With a complete itinerary of under three weeks, England’s limited-overs tour of South Africa will rank as one of the shortest in their history.
But there’s every reason to expect fireworks when Eoin Morgan’s men lock horns with the Proteas, beginning with the first of three T20Is on Friday, which is live on Sky Sports Cricket from 3.30pm.
Since South Africa’s return to the international scene in 1991, white-ball meetings between the two countries have tended to produce outstanding moments, often significant snapshots in cricketing history.
S Africa vs England
November 27, 2020, 3:30pm
So, to refresh your memory ahead of the T20I and ODI series, we’re taking a look back at some of the standout limited-overs clashes between England and South Africa over the years…
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Robbed by the rain rule? (1992)
Boiling up towards what promised to be a thrilling climax, the World Cup semi-final at the SCG would come to be remembered for just one thing – the controversial rain rule that ended South Africa’s hopes of a fairytale international comeback.
The men in green had made steady progress in pursuit of England’s total of 252-6, with big-hitting all-rounder Brian McMillan and David Richardson still at the crease and 22 required from 13 balls.
But a 10-minute downpour meant South Africa’s target had to be adjusted – and, under tournament rules at the time, they were effectively penalised by having their bowlers’ two most economical overs deducted from the England total.
The match ended in farce as the batsmen returned to face a revised target of 21 from a single delivery and England progressed to the final – but the resulting outcry led to the rule being scrapped and eventually replaced by the Duckworth-Lewis system which remains to this day.
Hit for six and humiliated (1996)
The seven-match ODI series in early 1996 was intended to get Michael Atherton’s touring side in fine fettle for the upcoming World Cup – but, unfortunately, it set the tone all too well.
England, who found themselves on the wrong end of a 6-1 thrashing, looked like a team in disarray – lacking the spin options that would be vital for a World Cup on the Indian subcontinent and without a clear plan as to the identity of Atherton’s opening partner.
Alec Stewart, Craig White, Robin Smith and Phillip DeFreitas were all tried out during the South Africa series, which went from bad to worse as they somehow contrived to lose after bowling the hosts out for just 129 at East London.
Tired and demoralised, it was little surprise when England flopped at the World Cup, scraping through the group stages only to be hammered by Sri Lanka and hastening the departure of Ray Illingworth as coach and chairman of selectors.
KP’s breakout performance on home soil (2005)
It’s easy to forget that prior to England’s one-day series against South Africa in early 2005 the jury was very much out on Kevin Pietersen’s credentials as an international batsman.
That all changed after the brash 24-year-old was called into the squad to replace the injured Andrew Flintoff and seized the opportunity to showcase his talent against the country of his birth.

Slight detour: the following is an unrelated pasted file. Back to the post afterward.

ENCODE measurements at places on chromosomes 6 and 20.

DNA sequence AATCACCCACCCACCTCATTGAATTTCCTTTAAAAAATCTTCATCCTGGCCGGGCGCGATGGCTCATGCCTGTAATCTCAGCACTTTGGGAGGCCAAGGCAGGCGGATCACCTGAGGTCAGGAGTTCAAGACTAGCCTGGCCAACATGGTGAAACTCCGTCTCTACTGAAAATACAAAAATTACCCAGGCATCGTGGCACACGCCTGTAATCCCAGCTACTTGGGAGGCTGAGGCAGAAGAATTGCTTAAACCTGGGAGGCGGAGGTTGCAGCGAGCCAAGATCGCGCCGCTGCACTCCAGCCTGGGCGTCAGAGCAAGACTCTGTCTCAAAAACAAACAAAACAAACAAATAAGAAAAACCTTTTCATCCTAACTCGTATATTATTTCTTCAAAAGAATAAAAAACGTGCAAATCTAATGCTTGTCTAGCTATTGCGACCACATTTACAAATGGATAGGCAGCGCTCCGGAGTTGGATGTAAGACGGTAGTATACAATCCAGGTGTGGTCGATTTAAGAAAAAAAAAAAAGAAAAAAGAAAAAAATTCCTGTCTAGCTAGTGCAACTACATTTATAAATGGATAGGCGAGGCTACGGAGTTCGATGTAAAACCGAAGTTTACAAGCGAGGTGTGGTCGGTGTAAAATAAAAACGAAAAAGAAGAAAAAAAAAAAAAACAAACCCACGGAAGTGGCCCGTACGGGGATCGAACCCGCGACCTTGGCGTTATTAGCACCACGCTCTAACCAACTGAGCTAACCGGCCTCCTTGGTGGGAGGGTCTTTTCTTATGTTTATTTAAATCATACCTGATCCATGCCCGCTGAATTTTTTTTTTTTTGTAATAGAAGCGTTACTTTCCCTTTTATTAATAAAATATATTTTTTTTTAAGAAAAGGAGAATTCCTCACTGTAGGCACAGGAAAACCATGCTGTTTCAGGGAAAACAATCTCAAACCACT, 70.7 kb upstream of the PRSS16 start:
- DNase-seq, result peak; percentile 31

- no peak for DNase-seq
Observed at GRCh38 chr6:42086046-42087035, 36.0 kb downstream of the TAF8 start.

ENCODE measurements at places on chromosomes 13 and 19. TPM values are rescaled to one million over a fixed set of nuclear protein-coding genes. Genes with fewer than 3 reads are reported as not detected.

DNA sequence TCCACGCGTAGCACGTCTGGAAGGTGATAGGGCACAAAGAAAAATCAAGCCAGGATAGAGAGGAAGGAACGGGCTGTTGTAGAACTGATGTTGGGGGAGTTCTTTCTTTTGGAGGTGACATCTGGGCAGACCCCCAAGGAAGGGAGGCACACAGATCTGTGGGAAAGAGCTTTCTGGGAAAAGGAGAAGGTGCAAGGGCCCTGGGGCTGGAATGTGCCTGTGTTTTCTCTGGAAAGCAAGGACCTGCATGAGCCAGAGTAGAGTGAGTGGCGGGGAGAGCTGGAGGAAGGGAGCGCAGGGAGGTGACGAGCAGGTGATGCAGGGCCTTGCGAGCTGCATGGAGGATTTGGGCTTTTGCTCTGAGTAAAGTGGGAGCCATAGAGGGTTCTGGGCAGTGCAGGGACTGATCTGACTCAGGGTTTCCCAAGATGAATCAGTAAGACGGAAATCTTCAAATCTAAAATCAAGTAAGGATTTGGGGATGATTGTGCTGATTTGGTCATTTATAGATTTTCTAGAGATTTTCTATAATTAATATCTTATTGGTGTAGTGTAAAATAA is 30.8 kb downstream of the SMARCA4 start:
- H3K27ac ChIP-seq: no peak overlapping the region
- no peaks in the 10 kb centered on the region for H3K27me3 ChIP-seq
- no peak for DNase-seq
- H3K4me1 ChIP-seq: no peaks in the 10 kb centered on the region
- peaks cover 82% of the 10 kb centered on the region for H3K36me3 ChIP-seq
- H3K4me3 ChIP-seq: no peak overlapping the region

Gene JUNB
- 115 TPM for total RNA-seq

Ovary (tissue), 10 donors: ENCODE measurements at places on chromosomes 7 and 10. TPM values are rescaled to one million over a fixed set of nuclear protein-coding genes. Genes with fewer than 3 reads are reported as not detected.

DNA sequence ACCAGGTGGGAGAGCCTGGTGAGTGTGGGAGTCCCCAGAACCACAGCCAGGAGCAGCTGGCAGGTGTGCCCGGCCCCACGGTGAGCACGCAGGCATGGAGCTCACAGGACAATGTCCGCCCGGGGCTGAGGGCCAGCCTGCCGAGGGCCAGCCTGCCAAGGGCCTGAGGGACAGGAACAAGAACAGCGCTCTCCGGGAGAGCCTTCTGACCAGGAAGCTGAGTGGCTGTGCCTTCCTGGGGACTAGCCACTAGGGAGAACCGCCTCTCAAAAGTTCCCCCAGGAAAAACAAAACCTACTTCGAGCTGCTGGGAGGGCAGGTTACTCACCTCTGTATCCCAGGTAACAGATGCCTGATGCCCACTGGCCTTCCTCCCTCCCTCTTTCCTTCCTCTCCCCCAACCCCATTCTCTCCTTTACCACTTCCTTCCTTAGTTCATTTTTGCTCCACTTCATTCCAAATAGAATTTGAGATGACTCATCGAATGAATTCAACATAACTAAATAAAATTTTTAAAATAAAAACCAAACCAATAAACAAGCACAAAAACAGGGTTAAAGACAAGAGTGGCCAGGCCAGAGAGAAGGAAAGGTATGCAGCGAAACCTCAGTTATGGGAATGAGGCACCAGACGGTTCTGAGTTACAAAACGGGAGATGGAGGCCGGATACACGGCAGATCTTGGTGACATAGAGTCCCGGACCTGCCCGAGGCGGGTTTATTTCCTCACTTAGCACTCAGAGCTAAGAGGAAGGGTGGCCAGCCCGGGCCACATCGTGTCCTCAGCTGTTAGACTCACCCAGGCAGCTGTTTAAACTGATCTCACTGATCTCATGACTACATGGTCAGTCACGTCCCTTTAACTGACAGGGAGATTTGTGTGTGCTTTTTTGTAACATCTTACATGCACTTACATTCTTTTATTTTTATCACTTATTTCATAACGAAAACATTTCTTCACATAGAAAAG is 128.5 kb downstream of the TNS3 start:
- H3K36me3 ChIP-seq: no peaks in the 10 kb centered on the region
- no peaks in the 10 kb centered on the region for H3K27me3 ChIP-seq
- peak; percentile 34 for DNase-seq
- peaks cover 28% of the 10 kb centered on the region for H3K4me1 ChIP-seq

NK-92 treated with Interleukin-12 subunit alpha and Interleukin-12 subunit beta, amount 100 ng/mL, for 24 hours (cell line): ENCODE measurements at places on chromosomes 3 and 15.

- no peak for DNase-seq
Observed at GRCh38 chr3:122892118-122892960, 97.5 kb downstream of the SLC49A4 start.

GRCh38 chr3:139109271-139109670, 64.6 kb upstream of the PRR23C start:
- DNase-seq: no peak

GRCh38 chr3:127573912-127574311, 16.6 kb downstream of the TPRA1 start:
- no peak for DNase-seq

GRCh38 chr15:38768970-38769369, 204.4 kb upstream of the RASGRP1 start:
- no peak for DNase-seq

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Pietersen was named Player of the Series after accumulating more than 450 runs in six innings, including three centuries – his undefeated 100 from 69 deliveries at East London breaking the record for the fastest ODI ton by an England batsman.
It was inevitable that Pietersen would get his chance in Test cricket as well – and the decision to include him against Australia that summer paid immediate dividends as a maiden hundred at The Oval helped his adopted country to regain the Ashes for the first time in 16 years.
De Kock turns tables on England (2016)
England appeared to have their five-match ODI series against South Africa in the bag – having triumphed in the first two games at Bloemfontein and Port Elizabeth, they then racked up a daunting 318-8 at Centurion.
However, that total held no fears for Quinton de Kock, who blazed 135 and in turn became the youngest player to reach the milestone of 10 ODI hundreds. De Kock and Hashim Amla shared an opening stand of 239 to steer the Proteas to a seven-wicket victory.
It was the highest international run chase ever achieved at Centurion and tipped the momentum in South Africa’s favour as they went on to take the series 3-2 with wins at Johannesburg and Cape Town.
As with Pietersen 11 years earlier, De Kock’s consistent performances in white-ball cricket arguably had a knock-on effect, with the left-hander also establishing himself as South Africa’s first-choice Test wicketkeeper later that year.
Roy’s unwelcome place in history (2017)
There aren’t too many instances of the phrase ‘obstructing the field’ in scorebooks at any level – and certainly not in international cricket. Yet England opener Jason Roy became the first to have a T20I dismissal recorded in that fashion on South Africa’s last visit to these shores.
Roy, who had hit 67 from 45 balls in the second game of the series at Taunton, was at the non-striker’s end when he was sent back by Liam Livingstone and the throw from point struck his body, prompting the tourists to appeal.
Following a review by the TV umpire, Roy was sent on his way – and England, who had seemed on course to wrap up a 2-0 series victory, ended up losing the game by three runs.
Although Eoin Morgan’s men recovered to triumph in the series decider, the bizarre incident appeared to trigger a loss of form for Roy, who made single-figure scores in each of his next five T20 internationals. It would be a year before he posted another T20I half-century, against India at Bristol.
Watch every game of England’s white-ball tour to South Africa live on Sky Sports Cricket, starting with the first T20 international from 3.30pm on Friday.
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